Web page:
I did a lot of research when I was creating my sections of the course. For each of the three topics, I hunted for the best teaching ideas and resources. I found some absolute crackers, which are linked throughout the course.

One of the resources I featured in the course was particularly exciting. I couldn't believe I'd never seen it before.

I tried it today for the first time when teaching decimals, and it blew me away how well it worked.

I enjoyed using this resource in my lesson so much, I even decided to write a mid-week blog post about it. I never have time to write blog posts on a school day, but I am still buzzing from the lesson so felt the need to share!

Here it is: http://www.sineofthetimes.org/2018/zoom/. This absolute beauty of a teaching tool ended up being one of the most engaging things I have done with my Year 7s so far this year.

This is how it works....

Ask a student to make a prediction of where the red point is...

Type their prediction into the box.

Then click Zoom.

A cool Zoomy thing happens, and then we are asked for the actual location.

Then we go up a level of challenge (click the arrow at the bottom right). Ask a student to make the first prediction, and another student for the second prediction. See how close they get.

I don't want to spoil it for you, but by the fourth level my students were jumping out their seats with excitement as the zoomy thing happened. They couldn't wait to see whether their prediction was correct. We played many rounds!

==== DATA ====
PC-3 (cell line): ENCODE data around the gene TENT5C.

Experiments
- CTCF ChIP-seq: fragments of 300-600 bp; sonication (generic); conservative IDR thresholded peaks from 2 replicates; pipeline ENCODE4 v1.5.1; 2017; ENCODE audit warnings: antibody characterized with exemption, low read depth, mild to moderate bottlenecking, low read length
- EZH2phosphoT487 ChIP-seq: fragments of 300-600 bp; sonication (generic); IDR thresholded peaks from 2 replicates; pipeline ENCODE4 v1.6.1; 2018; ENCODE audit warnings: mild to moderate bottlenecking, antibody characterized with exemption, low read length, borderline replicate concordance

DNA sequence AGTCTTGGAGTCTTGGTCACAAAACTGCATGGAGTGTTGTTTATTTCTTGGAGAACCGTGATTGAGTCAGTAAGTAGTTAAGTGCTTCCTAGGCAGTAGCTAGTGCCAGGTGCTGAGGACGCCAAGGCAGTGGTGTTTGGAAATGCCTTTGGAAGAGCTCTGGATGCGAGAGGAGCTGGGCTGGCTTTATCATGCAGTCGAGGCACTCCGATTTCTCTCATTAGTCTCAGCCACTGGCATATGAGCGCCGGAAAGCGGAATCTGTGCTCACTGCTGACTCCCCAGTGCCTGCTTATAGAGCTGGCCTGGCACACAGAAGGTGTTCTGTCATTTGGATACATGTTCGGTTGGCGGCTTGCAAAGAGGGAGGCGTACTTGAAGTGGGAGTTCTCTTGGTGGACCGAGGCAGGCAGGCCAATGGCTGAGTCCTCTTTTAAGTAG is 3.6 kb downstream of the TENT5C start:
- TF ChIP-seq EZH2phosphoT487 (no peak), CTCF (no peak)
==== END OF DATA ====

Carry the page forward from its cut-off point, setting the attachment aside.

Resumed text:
Have a go now, see what you think.

It's rare I enjoy an activity so much that I feel the need to blog about it immediately!

I feature some related tasks for teaching decimal number lines in Marvellous Maths 2, so do check out the course if you like this kind of thing.

Huge thanks to the author of sineofthetimes.org Daniel Scher (@dpscher) for creating and sharing this fantastic tool. I don't know how I've managed to blog about maths teaching for 6.5 years without featuring his blog before. I've just started exploring it and have discovered that it's full of all kinds of awesomeness. You can read Daniel's posts about his zoomable number line resources here and here, but do also check out the rest of his blog, and his list of interactive activities here.

To give you one more example, so you can see how high quality this content is... this angle estimator has five levels of challenge. I've seen angle estimation tools before, but this is the best version I have seen.

Enjoy exploring these activities! And if you use the zoomable number line and your students love it as much as mine did, do let me know!

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